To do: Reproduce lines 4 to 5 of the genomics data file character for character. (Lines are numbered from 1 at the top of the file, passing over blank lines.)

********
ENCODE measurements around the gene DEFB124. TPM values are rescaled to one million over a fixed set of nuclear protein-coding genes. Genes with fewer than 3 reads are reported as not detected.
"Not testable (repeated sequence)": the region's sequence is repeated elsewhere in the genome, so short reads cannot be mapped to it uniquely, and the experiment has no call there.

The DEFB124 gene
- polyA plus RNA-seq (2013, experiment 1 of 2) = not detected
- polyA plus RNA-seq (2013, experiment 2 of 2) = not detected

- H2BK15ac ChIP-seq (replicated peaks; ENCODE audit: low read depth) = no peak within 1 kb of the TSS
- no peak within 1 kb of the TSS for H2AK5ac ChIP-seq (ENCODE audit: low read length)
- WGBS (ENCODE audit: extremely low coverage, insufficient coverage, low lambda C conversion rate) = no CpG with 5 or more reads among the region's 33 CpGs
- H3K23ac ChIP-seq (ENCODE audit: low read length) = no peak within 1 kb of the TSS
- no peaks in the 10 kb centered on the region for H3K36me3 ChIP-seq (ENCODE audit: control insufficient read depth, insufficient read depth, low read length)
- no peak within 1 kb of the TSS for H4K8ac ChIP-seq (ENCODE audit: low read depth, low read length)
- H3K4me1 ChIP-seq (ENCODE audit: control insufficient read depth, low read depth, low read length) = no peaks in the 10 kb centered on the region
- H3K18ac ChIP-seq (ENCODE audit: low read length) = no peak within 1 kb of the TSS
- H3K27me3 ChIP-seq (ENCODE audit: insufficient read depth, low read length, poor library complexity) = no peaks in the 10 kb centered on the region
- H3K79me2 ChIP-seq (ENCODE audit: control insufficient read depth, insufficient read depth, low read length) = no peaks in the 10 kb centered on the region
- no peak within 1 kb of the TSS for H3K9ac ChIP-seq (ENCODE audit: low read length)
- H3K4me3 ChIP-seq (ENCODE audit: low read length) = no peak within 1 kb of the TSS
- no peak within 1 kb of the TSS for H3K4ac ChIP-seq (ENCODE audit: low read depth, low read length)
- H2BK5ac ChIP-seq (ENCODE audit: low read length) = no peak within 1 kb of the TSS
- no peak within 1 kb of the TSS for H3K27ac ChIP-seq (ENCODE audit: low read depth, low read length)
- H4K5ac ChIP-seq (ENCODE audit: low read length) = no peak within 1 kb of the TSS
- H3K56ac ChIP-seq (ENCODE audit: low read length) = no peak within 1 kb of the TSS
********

- polyA plus RNA-seq (2013, experiment 1 of 2) = not detected
- polyA plus RNA-seq (2013, experiment 2 of 2) = not detected